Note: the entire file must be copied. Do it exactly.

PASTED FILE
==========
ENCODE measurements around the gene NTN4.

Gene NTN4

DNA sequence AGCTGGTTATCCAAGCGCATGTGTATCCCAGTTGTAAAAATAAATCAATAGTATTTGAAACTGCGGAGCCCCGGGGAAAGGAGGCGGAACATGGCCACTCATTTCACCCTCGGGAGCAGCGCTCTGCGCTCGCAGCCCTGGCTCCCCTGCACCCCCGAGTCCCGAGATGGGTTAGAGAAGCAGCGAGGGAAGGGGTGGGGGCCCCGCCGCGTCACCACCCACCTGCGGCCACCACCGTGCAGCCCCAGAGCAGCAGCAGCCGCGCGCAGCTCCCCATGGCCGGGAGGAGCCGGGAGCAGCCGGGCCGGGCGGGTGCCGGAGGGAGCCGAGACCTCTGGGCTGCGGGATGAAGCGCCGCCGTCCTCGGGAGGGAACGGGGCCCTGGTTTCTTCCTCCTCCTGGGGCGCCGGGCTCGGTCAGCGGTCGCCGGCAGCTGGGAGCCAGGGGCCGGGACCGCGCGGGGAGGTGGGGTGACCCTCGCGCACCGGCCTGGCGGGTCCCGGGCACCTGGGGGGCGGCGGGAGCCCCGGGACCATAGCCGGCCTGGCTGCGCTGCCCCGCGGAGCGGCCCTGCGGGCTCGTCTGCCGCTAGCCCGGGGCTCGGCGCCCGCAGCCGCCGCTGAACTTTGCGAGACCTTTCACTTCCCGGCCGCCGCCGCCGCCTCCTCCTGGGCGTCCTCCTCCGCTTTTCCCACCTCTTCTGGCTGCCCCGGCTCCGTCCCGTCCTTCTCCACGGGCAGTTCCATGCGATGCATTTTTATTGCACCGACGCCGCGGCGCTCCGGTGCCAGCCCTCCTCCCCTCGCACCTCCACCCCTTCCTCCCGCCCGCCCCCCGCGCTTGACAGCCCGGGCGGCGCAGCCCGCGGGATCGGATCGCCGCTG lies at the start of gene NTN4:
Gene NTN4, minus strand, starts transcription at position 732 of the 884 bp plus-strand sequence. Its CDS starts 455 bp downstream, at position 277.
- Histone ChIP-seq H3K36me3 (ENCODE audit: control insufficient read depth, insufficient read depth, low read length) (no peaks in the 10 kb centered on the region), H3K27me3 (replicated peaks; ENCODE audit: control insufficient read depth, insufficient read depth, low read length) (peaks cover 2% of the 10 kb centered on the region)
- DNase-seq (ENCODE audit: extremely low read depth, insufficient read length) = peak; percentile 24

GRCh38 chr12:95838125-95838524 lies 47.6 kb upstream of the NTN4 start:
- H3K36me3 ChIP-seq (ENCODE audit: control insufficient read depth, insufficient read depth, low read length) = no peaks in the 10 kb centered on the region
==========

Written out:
ENCODE measurements around the gene NTN4.

Gene NTN4

DNA sequence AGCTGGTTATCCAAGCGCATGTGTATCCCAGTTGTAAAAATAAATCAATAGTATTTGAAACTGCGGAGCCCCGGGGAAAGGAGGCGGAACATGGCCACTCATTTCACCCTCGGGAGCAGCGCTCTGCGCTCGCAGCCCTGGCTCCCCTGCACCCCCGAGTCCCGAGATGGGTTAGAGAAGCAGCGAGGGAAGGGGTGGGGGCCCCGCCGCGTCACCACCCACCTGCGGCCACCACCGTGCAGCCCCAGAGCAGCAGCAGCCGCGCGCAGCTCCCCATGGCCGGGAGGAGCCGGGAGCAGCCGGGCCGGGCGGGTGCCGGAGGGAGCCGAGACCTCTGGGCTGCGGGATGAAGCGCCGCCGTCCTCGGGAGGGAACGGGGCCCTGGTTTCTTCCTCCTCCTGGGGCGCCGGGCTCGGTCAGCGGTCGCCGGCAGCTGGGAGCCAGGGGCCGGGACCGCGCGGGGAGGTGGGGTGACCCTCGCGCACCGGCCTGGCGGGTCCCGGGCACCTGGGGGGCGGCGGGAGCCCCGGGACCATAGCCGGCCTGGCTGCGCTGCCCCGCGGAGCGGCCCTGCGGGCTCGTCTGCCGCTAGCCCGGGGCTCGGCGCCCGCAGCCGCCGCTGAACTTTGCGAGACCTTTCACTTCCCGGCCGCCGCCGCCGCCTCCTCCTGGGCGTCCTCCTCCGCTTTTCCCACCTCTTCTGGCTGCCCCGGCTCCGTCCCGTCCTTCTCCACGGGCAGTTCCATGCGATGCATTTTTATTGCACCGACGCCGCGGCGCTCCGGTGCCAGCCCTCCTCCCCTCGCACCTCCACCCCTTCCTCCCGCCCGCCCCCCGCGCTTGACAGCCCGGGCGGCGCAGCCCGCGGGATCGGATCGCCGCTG lies at the start of gene NTN4:
Gene NTN4, minus strand, starts transcription at position 732 of the 884 bp plus-strand sequence. Its CDS starts 455 bp downstream, at position 277.
- Histone ChIP-seq H3K36me3 (ENCODE audit: control insufficient read depth, insufficient read depth, low read length) (no peaks in the 10 kb centered on the region), H3K27me3 (replicated peaks; ENCODE audit: control insufficient read depth, insufficient read depth, low read length) (peaks cover 2% of the 10 kb centered on the region)
- DNase-seq (ENCODE audit: extremely low read depth, insufficient read length) = peak; percentile 24

GRCh38 chr12:95838125-95838524 lies 47.6 kb upstream of the NTN4 start:
- H3K36me3 ChIP-seq (ENCODE audit: control insufficient read depth, insufficient read depth, low read length) = no peaks in the 10 kb centered on the region